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Species Tettigidea lateralis - Black-sided Pygmy Grasshopper

Pygmy Grasshopper - Tettigidea lateralis - female Brown Grasshopper - Tettigidea lateralis - female Black-sided? - Tettigidea lateralis - male Black-sided Pygmy Grasshopper - Tettigidea lateralis - female Tettigidea lateralis? - Tettigidea lateralis - female Kanawha Pygmy - Tettigidea lateralis - female Pygmy Reddish Grasshopper? - Tettigidea lateralis - male - female black-sided pygmy grasshopper - Tettigidea lateralis - male
Kingdom Animalia (Animals)
Phylum Arthropoda (Arthropods)
Subphylum Hexapoda (Hexapods)
Class Insecta (Insects)
Order Orthoptera (Grasshoppers, Crickets, Katydids)
Suborder Caelifera (Grasshoppers)
Family Tetrigidae (Pygmy Grasshoppers)
Subfamily Batrachideinae
Genus Tettigidea
Species lateralis (Black-sided Pygmy Grasshopper)
Synonyms and other taxonomic changes
Tettigidea lateralis (Say, 1824). Synonyms, etc.:
Tettigidea laterale (spelling)
9-16 mm, a bit larger than most others in this family. (1) Another reference (2) reports males as 8-11 mm, females 12-14 mm.
Eyes prominent. Pronotum rounded, extends over head. Tends to extend to tip of abdomen in southern populations, but is shorter in northern. Variably black, gray, brown, or cream. Often dark-sided with wide creamy band on top. Lower face of female is usually dark, that of male is usually a creamy white. (2) Hind femur often has a light spot. Compare front margin of the pronotum to differentiate from T. armata, similar, and found in moist habitats. In T. lateralis front margin is rather rounded. In T. armata it is spined. See Bland, p. 58, figs. 14D, 14E (3) and Helfer, p. 91, fig. 156. (1)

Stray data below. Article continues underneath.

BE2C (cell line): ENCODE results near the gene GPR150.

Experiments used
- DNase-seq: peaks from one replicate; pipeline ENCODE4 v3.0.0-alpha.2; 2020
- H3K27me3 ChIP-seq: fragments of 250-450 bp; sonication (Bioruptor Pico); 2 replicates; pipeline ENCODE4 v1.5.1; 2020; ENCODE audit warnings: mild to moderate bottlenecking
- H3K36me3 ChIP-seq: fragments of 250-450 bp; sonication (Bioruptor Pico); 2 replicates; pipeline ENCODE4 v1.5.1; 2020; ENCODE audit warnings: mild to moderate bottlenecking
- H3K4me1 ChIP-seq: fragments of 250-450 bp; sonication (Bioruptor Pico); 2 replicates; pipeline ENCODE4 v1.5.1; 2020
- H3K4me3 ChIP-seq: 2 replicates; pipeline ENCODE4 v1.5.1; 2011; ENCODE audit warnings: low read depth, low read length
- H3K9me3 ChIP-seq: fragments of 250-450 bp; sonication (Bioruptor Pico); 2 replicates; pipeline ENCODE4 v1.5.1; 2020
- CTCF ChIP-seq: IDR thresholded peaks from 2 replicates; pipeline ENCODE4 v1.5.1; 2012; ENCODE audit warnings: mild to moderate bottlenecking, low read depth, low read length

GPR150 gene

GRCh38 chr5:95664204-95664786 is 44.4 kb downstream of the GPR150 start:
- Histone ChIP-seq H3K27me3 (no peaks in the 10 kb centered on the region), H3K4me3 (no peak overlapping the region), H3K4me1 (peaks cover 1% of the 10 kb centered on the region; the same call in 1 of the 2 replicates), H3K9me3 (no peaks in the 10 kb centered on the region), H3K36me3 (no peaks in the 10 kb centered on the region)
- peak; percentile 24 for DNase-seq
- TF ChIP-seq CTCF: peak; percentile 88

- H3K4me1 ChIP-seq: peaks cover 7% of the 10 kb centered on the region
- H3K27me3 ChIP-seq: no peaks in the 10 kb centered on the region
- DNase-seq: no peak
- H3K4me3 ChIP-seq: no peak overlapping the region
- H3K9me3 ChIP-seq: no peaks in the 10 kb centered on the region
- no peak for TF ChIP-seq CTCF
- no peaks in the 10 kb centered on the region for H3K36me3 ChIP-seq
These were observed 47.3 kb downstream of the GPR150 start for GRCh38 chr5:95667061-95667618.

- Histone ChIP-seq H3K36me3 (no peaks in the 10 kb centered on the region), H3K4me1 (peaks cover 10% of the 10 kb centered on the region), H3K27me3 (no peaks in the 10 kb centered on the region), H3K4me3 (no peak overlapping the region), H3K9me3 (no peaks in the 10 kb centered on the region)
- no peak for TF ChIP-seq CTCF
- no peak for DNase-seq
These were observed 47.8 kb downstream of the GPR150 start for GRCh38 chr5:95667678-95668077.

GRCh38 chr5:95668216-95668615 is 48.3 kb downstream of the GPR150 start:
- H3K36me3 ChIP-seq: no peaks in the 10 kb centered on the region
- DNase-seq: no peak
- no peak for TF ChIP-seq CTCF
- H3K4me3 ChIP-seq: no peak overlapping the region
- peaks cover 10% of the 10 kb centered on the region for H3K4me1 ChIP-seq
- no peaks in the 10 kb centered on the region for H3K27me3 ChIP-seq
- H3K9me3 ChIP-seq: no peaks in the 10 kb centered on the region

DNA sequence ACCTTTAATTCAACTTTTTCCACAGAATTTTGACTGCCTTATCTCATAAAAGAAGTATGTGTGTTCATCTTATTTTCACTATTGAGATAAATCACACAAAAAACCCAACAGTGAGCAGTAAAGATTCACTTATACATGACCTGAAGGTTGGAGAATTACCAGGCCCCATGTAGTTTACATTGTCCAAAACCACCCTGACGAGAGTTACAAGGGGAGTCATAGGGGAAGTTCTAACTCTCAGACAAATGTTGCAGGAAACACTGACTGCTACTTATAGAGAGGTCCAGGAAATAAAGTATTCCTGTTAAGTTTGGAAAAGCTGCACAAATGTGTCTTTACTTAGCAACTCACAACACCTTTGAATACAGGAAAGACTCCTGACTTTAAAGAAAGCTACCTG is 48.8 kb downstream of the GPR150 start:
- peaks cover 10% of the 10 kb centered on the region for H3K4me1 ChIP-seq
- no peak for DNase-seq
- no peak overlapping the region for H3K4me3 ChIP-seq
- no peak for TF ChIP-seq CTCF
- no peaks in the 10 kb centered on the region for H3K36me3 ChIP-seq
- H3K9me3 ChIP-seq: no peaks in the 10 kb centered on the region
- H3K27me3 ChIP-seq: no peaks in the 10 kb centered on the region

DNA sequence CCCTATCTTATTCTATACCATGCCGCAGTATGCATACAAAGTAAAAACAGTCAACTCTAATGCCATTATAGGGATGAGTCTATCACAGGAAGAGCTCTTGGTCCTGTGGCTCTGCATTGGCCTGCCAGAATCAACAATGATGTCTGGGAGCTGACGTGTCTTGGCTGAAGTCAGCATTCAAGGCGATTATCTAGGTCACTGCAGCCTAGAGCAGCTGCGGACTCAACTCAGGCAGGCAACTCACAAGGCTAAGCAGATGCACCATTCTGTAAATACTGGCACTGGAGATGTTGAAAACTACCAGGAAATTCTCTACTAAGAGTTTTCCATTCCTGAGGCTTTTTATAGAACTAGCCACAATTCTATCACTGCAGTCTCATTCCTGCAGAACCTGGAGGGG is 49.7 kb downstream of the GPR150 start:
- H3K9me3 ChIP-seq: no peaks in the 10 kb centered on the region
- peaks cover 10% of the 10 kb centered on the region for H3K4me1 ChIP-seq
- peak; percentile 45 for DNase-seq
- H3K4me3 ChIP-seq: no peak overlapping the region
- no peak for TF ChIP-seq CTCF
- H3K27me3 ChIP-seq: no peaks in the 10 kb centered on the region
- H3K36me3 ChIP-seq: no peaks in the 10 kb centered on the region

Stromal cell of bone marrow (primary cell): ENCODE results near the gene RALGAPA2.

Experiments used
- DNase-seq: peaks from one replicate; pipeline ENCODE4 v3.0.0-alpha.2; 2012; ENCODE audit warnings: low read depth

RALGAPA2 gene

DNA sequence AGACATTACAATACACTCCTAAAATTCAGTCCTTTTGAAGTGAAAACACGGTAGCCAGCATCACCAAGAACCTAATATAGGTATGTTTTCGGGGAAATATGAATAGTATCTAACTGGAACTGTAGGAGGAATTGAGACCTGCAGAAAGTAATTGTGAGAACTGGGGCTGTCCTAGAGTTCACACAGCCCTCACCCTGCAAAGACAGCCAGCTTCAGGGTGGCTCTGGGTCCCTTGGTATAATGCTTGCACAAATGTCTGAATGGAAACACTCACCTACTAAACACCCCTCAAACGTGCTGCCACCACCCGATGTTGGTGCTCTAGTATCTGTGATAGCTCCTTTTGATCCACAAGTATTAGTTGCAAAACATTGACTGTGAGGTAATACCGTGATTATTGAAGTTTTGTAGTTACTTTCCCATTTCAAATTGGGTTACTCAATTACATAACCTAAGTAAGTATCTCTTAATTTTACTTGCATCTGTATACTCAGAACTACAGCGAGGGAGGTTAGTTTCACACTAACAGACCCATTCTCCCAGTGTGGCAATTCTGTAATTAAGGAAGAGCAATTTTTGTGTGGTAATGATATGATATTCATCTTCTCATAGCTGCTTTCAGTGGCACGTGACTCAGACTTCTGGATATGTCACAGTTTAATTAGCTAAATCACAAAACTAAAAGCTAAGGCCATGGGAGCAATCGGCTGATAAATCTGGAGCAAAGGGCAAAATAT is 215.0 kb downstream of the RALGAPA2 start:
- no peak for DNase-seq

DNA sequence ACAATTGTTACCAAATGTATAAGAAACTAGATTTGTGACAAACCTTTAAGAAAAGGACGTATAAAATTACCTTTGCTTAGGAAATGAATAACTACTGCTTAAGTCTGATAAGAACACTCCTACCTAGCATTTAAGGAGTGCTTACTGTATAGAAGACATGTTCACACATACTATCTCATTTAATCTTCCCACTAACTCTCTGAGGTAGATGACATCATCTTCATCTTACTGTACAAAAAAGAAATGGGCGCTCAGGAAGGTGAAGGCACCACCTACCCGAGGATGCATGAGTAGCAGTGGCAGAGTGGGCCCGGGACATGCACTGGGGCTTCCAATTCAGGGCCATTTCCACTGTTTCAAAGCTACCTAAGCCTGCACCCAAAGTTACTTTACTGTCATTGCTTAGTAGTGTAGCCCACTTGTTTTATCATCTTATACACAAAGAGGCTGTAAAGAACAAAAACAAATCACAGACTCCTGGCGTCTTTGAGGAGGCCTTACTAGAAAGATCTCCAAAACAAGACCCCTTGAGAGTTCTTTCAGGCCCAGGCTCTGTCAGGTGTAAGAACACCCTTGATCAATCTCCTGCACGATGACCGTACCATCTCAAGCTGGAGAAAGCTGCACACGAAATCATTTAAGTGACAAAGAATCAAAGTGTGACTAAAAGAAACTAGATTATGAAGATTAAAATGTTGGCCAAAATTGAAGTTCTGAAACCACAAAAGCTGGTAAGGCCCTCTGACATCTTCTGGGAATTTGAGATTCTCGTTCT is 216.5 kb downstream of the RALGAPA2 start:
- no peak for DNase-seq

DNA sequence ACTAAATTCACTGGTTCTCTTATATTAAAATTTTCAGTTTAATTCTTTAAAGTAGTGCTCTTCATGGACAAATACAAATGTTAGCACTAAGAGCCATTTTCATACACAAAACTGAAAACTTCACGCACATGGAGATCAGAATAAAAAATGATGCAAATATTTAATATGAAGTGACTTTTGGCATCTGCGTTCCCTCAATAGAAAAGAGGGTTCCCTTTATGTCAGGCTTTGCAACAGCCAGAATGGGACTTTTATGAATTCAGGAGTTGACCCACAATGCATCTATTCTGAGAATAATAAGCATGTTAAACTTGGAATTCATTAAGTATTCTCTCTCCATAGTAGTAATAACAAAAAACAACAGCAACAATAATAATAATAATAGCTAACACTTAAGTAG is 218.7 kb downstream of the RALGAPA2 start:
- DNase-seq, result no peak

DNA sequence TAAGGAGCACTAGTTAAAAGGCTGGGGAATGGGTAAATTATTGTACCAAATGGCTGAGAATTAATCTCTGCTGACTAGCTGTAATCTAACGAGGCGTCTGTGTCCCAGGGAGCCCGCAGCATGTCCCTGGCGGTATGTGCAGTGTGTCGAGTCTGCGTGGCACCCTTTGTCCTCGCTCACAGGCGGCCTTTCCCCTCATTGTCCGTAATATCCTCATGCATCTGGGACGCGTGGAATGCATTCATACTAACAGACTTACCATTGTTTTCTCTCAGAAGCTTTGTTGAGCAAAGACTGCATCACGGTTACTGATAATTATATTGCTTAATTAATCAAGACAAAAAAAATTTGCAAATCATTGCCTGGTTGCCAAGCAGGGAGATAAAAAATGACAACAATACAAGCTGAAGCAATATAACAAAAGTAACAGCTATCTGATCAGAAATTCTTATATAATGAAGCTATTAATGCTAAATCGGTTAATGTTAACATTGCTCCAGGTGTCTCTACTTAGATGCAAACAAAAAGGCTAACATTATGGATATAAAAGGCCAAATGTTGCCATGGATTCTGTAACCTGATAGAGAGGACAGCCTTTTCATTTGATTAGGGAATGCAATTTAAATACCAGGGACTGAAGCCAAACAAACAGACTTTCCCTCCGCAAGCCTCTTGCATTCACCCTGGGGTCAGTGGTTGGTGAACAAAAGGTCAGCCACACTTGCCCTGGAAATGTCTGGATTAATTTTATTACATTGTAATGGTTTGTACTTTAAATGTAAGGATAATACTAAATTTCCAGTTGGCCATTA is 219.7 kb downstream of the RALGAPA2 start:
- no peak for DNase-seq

Compare also such widespread species as Nomotetrix cristatus. Pronotum has front margin acutely angled, and is strongly arched. That species is found mostly in dry habitats, and is also smaller, under 1 cm.
Eastern and central North America (including southern Canada) west to Arizona and Colorado. Also south into Mexico and Central America.
Found in both dry and wet habitats: sand dunes, swamps, deciduous and coniferous forests.
All year (North Carolina), all year, except coldest months (Michigan). Perhaps not seen as an adult in mid-summer, e.g., see Insects of Cedar Creek
Life Cycle
Sometimes occurs in migratory swarms. Has long and short-winged forms. One generation per year in north, two in south.
Apparently one of the most widespread and commonly found members of the genus.
Print References
Bland, p. 131, p. 58, fig. 14 (3)
Brimley, p. 28--T. laterale, "state-wide, whole season" (4)
Capinera p. 151, plate 33 (2)
Helfer, pp. 92-93, figs 156, 157 (1)
Marshall, photos 90.3-4 (5)
Internet References
Insects of Cedar Creek--long-winged form
North Carolina State University Entomology Collection (179 pinned--most frequently collected of genus)
Works Cited
1.How to Know the Grasshoppers, Cockroaches, and Their Allies
Jacques R. Helfer. 1962. Wm. C. Brown Company.
2.Field Guide To Grasshoppers, Katydids, And Crickets Of The United States
John L. Capinera, Ralph D. Scott, Thomas J. Walker. 2004. Cornell University Press.
3.Orthoptera of Michigan
Roger Bland. 2003. Michigan State University Extension.
4.Insects of North Carolina
C.S. Brimley. 1938. North Carolina Department of Agriculture.
5.Insects: Their Natural History And Diversity: With a Photographic Guide to Insects of Eastern North America
Stephen A. Marshall. 2006. Firefly Books Ltd.